Evidence of peripheral axonal neuropathy in primary restless legs syndrome

S. Iannaccone, M. Zucconi, P. Marchettini, L. Ferini-Strambi, R. Nemni, A. Quattrini, S. Palazzi, M. Lacerenza, F. Formaglio, S. Smirne

Research output: Contribution to journalArticlepeer-review


Restless legs syndrome (RLS) is a well-defined clinical entity characterized by an unpleasant creeping sensation arising in the legs with an irresistible need to move them. The trouble is more pronounced when the affected people lie in a prolonged rest position and try to fall asleep. It is known that RLS may be consequent to systemic disorders and to diseases affecting the central or peripheral nervous system. The International Classification of Sleep Disorders states that peripheral neuropathy should be ruled out by medical history and clinical grounds before diagnosing primary RLS (pRLS). The present study extended peripheral nerve investigation in eight consecutive pRLS patients with normal neurological examination results and showed that all patients exhibited two or more electrical, psychophysiological, and/or morphological features of peripheral axonal neuropathy. Morphometric analysis of sural nerve showed a significant reduction in myelinated fiber density and, g ratio (axon diameter/fiber diameter) in the pRLS group compared with eight control biopsy specimens. These results suggest that axonal neuropathy is often present in patients with RLS. A comprehensive peripheral nerve investigation should be considered in RLS patients.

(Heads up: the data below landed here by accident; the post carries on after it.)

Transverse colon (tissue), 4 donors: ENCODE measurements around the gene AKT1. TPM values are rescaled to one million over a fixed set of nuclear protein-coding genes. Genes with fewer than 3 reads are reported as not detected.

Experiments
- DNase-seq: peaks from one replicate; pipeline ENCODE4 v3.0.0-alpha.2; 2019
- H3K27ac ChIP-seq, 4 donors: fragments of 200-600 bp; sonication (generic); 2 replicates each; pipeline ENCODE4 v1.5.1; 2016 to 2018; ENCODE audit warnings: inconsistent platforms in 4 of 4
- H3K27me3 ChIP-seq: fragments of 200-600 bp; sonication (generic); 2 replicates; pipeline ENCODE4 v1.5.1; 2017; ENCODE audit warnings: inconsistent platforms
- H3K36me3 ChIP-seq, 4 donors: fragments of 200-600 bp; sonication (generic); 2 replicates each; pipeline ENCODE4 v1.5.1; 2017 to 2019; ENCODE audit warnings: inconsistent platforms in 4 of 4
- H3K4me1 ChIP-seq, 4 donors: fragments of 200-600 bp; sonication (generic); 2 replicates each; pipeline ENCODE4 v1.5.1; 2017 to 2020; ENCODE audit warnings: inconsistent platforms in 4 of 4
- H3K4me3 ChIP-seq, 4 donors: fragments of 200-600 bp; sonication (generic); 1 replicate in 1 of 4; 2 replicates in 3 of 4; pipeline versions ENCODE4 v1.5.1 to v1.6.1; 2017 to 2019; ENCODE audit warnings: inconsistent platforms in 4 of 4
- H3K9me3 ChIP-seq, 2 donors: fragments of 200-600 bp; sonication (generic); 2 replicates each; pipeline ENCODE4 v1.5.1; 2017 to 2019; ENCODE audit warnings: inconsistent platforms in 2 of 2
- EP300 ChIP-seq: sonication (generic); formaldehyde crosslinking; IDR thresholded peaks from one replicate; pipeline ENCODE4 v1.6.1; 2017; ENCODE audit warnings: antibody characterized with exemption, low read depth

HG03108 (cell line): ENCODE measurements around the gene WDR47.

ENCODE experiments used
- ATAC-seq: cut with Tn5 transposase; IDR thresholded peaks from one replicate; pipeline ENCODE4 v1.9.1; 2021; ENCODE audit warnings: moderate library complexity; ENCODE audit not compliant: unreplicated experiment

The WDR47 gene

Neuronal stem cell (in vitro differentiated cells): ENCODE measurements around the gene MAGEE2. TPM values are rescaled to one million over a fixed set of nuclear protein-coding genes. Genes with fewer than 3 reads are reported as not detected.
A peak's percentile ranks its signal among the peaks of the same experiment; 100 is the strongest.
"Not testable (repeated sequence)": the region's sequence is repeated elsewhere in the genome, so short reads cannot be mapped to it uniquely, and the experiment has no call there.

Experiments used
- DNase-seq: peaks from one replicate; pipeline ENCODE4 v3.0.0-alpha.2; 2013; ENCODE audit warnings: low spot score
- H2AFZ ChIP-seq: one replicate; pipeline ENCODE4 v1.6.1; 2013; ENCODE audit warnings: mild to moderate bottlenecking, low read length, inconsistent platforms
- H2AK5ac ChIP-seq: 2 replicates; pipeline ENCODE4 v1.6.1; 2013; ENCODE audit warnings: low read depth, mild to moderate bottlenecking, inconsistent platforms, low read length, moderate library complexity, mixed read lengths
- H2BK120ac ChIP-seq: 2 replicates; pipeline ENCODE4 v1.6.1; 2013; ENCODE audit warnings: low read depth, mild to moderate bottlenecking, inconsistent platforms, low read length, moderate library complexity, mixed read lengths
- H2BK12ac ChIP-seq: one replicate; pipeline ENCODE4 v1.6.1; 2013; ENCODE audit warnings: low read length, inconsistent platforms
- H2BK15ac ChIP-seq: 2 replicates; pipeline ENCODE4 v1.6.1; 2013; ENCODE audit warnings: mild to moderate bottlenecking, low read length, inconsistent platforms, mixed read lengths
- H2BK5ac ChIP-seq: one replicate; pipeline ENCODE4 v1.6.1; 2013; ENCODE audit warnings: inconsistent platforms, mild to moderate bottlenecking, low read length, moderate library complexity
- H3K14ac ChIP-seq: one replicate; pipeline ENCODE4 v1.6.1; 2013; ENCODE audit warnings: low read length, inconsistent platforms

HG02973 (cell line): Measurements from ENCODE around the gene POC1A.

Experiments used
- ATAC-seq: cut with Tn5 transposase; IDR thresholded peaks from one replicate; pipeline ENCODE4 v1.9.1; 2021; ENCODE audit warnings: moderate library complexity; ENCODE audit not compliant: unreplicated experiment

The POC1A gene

Original languageEnglish
Pages (from-to)2-9
Number of pages8
JournalMovement Disorders
Issue number1
Publication statusPublished - 1995


  • Axonal neurotherapy
  • Peripheral nerve
  • Positive sensory phenomena
  • Primary restless legs syndrome
  • Quantitative sensory testing
  • Sleep disorders

ASJC Scopus subject areas

  • Clinical Neurology
  • Neuroscience(all)


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